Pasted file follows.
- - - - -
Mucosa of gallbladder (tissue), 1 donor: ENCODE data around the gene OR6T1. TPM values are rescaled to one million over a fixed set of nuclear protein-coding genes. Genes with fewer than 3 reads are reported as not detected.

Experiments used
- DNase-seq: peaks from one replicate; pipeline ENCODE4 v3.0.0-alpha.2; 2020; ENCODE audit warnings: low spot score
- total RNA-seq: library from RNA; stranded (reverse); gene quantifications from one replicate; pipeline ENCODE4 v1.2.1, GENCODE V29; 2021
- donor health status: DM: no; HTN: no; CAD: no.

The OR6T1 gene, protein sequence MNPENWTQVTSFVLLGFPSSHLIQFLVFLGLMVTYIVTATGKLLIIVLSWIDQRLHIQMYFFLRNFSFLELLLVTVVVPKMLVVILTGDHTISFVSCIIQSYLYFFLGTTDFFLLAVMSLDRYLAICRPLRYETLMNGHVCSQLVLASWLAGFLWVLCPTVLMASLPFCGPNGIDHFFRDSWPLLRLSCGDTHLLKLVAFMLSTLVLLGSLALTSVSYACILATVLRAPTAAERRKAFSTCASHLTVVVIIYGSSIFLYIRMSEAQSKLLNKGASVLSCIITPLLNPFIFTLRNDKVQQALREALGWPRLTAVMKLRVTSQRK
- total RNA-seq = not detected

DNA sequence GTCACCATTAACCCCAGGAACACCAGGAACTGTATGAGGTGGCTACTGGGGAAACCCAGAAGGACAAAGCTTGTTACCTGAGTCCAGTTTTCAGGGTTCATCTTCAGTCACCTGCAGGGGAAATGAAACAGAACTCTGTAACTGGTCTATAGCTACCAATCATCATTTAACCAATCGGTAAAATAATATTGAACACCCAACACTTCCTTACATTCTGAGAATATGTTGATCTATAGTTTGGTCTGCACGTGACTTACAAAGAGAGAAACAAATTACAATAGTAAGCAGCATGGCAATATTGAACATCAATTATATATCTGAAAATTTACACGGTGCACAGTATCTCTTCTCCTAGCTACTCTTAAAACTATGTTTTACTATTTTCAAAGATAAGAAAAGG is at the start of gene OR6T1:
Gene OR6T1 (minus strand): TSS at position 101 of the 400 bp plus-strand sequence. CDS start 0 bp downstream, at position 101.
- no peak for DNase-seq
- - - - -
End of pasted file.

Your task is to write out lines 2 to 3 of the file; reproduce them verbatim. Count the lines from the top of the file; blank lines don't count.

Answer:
Experiments used
- DNase-seq: peaks from one replicate; pipeline ENCODE4 v3.0.0-alpha.2; 2020; ENCODE audit warnings: low spot score